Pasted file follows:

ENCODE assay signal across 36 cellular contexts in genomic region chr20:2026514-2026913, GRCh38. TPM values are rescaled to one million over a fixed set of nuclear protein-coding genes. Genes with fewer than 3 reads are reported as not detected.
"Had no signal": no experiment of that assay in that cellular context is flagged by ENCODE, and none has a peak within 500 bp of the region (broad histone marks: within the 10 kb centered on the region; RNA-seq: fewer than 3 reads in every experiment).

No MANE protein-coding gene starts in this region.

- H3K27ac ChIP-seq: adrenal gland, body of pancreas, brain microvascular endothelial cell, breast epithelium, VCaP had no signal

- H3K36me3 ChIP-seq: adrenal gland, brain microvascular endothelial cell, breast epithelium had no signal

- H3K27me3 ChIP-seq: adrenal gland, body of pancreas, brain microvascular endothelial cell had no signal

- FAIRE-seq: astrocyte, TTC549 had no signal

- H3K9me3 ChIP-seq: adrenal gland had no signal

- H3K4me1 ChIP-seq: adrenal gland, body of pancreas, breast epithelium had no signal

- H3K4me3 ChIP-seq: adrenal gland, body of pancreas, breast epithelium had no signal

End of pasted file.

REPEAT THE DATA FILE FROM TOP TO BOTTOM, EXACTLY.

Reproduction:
ENCODE assay signal across 36 cellular contexts in genomic region chr20:2026514-2026913, GRCh38. TPM values are rescaled to one million over a fixed set of nuclear protein-coding genes. Genes with fewer than 3 reads are reported as not detected.
"Had no signal": no experiment of that assay in that cellular context is flagged by ENCODE, and none has a peak within 500 bp of the region (broad histone marks: within the 10 kb centered on the region; RNA-seq: fewer than 3 reads in every experiment).

No MANE protein-coding gene starts in this region.

- H3K27ac ChIP-seq: adrenal gland, body of pancreas, brain microvascular endothelial cell, breast epithelium, VCaP had no signal

- H3K36me3 ChIP-seq: adrenal gland, brain microvascular endothelial cell, breast epithelium had no signal

- H3K27me3 ChIP-seq: adrenal gland, body of pancreas, brain microvascular endothelial cell had no signal

- FAIRE-seq: astrocyte, TTC549 had no signal

- H3K9me3 ChIP-seq: adrenal gland had no signal

- H3K4me1 ChIP-seq: adrenal gland, body of pancreas, breast epithelium had no signal

- H3K4me3 ChIP-seq: adrenal gland, body of pancreas, breast epithelium had no signal